It seems a long time since Apple truly focused its efforts on desktop computing. The vast majority of headlines about the company seem to focus on its range of smartphones and other mobile devices, rather than its desktop computers which often play second fiddle to the latest iPads and iPhones.

Apple recently announced the release of the fourth generation 128GB iPad, to be on sale in later this month. Reviewers were quick to discuss what this could mean for future devices and the storage capacity for the next iPhone.

“With more than 120 million iPads sold, it’s clear that customers around the world love their iPads, and every day they are finding more great reasons to work, learn and play on their iPads rather than their old PCs,” announced Apple’s senior vice president of Worldwide Marketing, Philip Schiller.
“With twice the storage capacity and an unparalleled selection of over 300,000 native iPad apps, enterprises, educators and artists have even more reasons to use iPad for all their business and personal needs.”

Apple has its fingers in a wide variety of technological pies and can rightly point to marked success in every sector it has entered. Its products have been groundbreaking for the consumer marketplace for music, use of mobile phones and hand held computer tablets. It is a company that constantly innovates and seeks to create the next market-leading product. Even now, rumours abound of ‘Smartwatches’ and inflatable headphones, not to mention several secret projects deep within Apple headquarters.

While it may seem that Apple has an answer for every technological need, computing is still at the heart of the company’s interests. A simple advert for network engineer jobs has caused outbreaks of interest in Apple’s advancements in wireless computing. Despite predictions of a weak computer buying trend across the market, Apple is “one vendor that will buck this trend,” Forrester Research reported. 2013 expectations are for Apple to sell approximately $11 billion of iPads and $7 billion of Macs to business consumers. Then for 2014 the figures rise to $13 billion of iPads and $8 billion of Macs. With many headlines suggesting sales may be slowing, these sales figures are still on a significantly larger scale to most competitors.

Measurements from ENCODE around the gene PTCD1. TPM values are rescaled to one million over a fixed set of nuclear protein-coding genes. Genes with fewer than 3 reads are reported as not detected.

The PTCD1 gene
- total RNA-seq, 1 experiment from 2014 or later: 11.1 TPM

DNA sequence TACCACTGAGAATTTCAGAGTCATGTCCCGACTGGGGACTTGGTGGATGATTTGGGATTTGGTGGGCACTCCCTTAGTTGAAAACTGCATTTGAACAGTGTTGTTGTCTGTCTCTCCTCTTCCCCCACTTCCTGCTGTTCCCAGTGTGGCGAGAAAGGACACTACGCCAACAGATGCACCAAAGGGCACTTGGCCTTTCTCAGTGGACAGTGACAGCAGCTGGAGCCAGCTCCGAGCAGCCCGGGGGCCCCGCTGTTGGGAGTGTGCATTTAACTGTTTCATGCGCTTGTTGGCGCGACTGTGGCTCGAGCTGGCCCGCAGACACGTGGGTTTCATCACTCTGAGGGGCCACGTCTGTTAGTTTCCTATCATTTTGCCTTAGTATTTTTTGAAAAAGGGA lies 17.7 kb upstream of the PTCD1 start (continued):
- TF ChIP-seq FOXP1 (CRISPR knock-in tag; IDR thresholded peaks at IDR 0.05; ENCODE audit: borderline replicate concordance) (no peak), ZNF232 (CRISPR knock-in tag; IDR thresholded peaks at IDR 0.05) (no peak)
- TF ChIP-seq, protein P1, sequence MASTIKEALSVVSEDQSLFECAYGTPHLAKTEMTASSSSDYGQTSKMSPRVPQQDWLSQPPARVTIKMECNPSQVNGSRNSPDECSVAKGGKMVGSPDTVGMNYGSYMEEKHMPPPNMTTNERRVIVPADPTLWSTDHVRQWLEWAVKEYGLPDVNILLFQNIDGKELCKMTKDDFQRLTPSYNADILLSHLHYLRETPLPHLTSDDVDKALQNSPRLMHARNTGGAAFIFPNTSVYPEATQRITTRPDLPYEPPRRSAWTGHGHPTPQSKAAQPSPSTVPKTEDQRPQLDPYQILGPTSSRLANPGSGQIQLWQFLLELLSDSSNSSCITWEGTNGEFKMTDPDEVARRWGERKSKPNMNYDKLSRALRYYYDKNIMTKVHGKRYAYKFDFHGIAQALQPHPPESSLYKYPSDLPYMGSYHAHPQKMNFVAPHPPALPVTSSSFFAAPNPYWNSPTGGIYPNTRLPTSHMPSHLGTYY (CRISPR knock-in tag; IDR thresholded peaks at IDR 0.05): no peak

The evolution of Apple into every corner of the technology world has caused many to forget where it all started; with the original Mackintosh computer. This is clearly not the case for the leaders of Apple. Possibly a clever marketing strategy or simply a nod to its beginnings; Apple computers are to be made in Freemont, USA, once again. For anyone who knows their Apple history, Freemont was the manufacturing base in the 80s and 90s. Today Quanta Computer USA is a final assembler of Macs, with one of the locations being in Freemont. The latest iMac models launched in November included an “Assembled in the USA” marker on both the packaging and the computers themselves.

With competitors fast catching up in a number of areas, the world is keeping an eye on the future developments from Apple.

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